Expecting a current of two knots running south, the rubber boats had cast off from the tows and angled to allow for the southerly drift of the expected current. Unknown to the swimmers, however, was the fact that the current had reversed and gained strength. The Americans soon found themselves paddling with the current. This led the group destined for White 2 to land on White 1 instead. Making the best of the situation they surveyed the beach and its approaches as best they could under the unexpected circumstances. The Marines went ashore and found exits from the beach and noted the location and size of each exit. The UDT [Underwater Demolition Team] swimmers found only a few reefs that would have to be avoided by landing craft. They also noted the location and configuration of the shelving reef just off the beach. One special group under Lieutenant (j.g.) George Suhrland crawled onto the beach above the high water mark to investigate the possibility that certain marks noted in air reconnaissance photos might be mines. (52)

This close attention to the role of very dangerous reconnaissance missions in formulating the effective assault operation is most welcome, and sets Prefer's book apart from comparable works on amphibious operations that chiefly focus on large-scale combat on the beaches during actual invasions.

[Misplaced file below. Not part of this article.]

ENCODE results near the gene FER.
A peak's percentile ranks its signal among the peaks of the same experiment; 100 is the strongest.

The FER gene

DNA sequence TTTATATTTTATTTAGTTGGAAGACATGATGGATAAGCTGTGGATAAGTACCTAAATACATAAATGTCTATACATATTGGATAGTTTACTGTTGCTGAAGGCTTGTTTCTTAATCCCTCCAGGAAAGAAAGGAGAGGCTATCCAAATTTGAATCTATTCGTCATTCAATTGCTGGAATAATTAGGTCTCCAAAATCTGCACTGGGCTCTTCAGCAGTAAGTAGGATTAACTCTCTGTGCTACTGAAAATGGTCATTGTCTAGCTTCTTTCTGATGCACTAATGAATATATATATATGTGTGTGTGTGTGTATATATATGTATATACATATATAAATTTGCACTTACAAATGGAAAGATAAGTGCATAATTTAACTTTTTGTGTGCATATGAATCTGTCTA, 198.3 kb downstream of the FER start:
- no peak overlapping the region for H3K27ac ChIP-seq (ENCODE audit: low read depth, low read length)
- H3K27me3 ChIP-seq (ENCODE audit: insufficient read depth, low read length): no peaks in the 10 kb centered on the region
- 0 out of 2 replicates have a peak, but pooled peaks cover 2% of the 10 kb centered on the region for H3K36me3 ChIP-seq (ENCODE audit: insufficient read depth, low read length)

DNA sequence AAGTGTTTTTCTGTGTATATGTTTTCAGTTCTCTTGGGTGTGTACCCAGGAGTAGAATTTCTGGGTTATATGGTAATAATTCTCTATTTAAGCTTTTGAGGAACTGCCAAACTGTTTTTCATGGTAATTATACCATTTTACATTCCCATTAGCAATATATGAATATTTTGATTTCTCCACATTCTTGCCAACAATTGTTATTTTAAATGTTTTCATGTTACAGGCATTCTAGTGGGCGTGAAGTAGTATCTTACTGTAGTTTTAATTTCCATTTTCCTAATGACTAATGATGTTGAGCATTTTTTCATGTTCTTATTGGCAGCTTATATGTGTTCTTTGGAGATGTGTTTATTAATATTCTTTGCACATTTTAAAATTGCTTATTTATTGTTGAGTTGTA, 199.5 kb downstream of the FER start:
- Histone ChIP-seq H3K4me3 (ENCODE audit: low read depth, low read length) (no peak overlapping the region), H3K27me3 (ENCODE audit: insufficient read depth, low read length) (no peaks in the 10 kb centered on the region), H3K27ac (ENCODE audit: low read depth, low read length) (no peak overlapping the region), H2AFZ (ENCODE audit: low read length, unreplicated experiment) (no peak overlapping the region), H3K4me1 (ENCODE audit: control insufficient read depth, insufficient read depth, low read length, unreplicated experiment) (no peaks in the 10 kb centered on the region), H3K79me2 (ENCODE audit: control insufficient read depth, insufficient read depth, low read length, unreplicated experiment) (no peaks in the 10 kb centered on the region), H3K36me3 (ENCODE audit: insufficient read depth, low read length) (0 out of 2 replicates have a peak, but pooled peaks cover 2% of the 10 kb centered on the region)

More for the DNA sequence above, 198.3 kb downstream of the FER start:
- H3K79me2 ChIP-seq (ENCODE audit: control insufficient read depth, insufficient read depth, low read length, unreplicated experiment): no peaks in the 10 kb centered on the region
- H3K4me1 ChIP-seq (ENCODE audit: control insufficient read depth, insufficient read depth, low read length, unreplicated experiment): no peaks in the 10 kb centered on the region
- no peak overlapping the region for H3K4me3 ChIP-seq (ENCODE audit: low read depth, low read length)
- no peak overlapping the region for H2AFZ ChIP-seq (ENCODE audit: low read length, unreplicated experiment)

In other areas, the book is more conventional in approach, for example, in its stress on the textbook nature of the amphibious assault at Tinian. Prefer quotes Samuel Eliot Morison's assertion that it was "the most perfectly executed amphibious operation of the entire war." In support of that claim, he usefully identifies several keys to success: the accurate intelligence US forces gleaned from various sources, including material found during the earlier Saipan campaign; aggressive and detailed reconnaissance of landing sites; the brilliant use of deception by the Navy and Marines to mask which beaches would actually be hit; the massive and flexible delivery of firepower, including from US Army artillery on nearby Saipan; and the reliance on experienced veteran assault commanders to carry out operations as they saw fit. Sorely missed, however, is any in-depth comparison of the amphibious assault with those conducted at Tarawa, Iwo Jima, and elsewhere; this would have clarified just why the Tinian invasion should be considered so exceptionally well executed.

Despite this shortcoming, I recommend The Battle for Tinian to all readers for the light it shines on an otherwise neglected campaign of the Pacific War.

[1] He has also written MacArthur's New Guinea Campaign (NY: Da Capo, 1995), Vinegar Joe's War: Stilwell's Campaigns for Burma (NY: Presidio Pr, 2000), and Leyte, 1944: The Soldiers' Battle (Philadelphia: Casemate, 2012).